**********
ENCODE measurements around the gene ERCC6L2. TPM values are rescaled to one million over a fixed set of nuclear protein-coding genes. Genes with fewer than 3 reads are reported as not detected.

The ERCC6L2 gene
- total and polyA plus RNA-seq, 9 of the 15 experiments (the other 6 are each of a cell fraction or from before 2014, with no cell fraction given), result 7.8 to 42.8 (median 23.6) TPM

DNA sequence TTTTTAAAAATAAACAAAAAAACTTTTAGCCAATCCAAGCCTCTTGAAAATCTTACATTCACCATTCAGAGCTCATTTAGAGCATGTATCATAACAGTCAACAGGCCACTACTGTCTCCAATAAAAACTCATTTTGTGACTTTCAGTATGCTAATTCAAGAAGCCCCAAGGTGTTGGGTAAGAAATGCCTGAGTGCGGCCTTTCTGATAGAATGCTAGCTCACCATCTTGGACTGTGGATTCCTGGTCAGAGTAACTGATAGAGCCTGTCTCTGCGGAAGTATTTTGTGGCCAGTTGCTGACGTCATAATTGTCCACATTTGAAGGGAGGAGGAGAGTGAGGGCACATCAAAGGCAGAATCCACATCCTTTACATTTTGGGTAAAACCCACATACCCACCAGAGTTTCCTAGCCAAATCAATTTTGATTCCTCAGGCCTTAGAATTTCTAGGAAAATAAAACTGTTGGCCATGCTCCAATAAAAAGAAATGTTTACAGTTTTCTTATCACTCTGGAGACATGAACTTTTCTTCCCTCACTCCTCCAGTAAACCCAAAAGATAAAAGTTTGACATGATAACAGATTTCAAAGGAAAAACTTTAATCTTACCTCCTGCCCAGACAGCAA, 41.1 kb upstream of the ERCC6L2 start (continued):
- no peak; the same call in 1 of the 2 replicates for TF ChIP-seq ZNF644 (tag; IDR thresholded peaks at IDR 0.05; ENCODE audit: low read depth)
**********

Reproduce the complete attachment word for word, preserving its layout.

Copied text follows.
ENCODE measurements around the gene ERCC6L2. TPM values are rescaled to one million over a fixed set of nuclear protein-coding genes. Genes with fewer than 3 reads are reported as not detected.

The ERCC6L2 gene
- total and polyA plus RNA-seq, 9 of the 15 experiments (the other 6 are each of a cell fraction or from before 2014, with no cell fraction given), result 7.8 to 42.8 (median 23.6) TPM

DNA sequence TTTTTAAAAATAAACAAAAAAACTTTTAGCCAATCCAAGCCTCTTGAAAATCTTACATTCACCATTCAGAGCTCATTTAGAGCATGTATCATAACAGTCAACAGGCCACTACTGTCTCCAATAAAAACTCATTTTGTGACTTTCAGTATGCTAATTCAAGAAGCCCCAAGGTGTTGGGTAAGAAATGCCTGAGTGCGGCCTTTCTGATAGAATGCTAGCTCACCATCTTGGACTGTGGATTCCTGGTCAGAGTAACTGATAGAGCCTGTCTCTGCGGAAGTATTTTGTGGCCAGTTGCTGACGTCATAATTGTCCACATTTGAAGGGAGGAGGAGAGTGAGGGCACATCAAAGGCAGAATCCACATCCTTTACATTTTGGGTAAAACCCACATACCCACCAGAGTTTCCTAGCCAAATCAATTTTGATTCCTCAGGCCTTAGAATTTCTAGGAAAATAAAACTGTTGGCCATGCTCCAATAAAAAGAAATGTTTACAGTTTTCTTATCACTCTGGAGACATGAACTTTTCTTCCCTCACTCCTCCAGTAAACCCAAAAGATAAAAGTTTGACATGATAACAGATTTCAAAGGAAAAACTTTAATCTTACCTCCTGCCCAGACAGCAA, 41.1 kb upstream of the ERCC6L2 start (continued):
- no peak; the same call in 1 of the 2 replicates for TF ChIP-seq ZNF644 (tag; IDR thresholded peaks at IDR 0.05; ENCODE audit: low read depth)